Louis DeJoy's chaotic first year at USPS: A litany of political controversies, mail delays and FBI investigations
Louis DeJoy (YouTube/screen grab)

Postmaster General Louis DeJoy has only been in office one year and, since he was appointed to head the U.S. Postal Service last May, he has been at the center of controversy. Now, for his first-year anniversary, his office has released a statement confirming he is being investigated by the Federal Bureau of Investigation (FBI), according to USA Today.

A spokesperson for DeJoy confirmed, "the Justice Department is investigating campaign funds involving his former North Carolina business New Breed Logistics." The Washington Post also reported that a number of DeJoy's current and former employees had been interviewed by the Justice Department and asked about company activities and their political contributions.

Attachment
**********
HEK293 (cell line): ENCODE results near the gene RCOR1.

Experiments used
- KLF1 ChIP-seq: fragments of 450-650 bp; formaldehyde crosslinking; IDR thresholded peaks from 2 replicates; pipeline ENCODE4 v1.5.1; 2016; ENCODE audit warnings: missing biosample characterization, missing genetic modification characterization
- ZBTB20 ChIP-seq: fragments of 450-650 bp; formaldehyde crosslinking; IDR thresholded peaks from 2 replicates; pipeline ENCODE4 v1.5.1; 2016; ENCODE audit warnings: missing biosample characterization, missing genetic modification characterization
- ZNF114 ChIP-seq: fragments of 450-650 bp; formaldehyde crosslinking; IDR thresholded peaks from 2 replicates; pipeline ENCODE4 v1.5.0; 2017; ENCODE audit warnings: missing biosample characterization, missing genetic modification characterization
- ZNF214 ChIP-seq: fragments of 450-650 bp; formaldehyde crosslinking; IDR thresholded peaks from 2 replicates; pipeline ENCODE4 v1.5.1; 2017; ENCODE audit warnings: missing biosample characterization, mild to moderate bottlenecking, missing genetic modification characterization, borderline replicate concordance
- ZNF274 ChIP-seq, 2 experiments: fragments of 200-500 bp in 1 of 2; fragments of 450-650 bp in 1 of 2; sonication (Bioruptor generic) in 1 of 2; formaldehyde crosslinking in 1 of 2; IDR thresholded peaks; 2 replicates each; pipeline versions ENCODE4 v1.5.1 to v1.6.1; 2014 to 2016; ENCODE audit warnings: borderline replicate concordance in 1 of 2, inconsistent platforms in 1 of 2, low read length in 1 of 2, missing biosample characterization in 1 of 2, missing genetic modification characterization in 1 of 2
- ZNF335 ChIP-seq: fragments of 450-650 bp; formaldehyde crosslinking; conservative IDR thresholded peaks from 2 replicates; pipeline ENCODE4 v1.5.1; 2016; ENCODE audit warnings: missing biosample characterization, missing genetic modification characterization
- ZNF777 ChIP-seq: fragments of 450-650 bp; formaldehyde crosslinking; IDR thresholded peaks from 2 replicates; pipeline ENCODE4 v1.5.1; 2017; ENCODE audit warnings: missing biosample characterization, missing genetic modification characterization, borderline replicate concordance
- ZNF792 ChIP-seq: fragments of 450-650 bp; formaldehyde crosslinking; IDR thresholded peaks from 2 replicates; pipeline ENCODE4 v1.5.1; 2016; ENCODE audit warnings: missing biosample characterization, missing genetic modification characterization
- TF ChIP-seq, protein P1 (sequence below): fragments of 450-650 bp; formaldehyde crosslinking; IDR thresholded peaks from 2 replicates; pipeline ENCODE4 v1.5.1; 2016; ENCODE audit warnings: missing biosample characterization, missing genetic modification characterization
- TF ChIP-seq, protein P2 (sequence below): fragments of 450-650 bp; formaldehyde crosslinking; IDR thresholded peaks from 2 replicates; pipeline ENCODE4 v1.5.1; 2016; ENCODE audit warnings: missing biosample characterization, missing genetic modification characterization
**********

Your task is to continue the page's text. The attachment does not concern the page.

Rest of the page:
The announcement comes months after DeJoy incorporated a number of controversial changes that subsequently impacted the Postal Service's ability to effectively carry out day-to-day operations. Last June, then-Senate Minority leader Chuck Schumer (D-N.Y.) penned a letter to the board of governors, the Federal Reserve System's governing body which is responsible for DeJoy's appointment, to verbalize his concerns about the postmaster.

"The millions of Americans who rely on the Postal Service — to communicate, vote, or conduct business — deserve to know if the next Postmaster General was selected for reasons of politics or patronage or if he will protect and strengthen its essential services," Schumer wrote at the time.

Despite deep criticism from Democratic lawmakers, DeJoy, a known ally of former President Donald Trump, has fiercely defended his actions and decisions. Prior to the presidential election, DeJoy appeared before the Senate Homeland Security and Governmental Affairs Committee where he attempted to assure the group of lawmakers that the postal service was "fully capable" of delivering ballots in a timely manner.

"I want to assure this committee and the American public that the Postal Service is fully capable and committed to delivering the nation's election mail securely."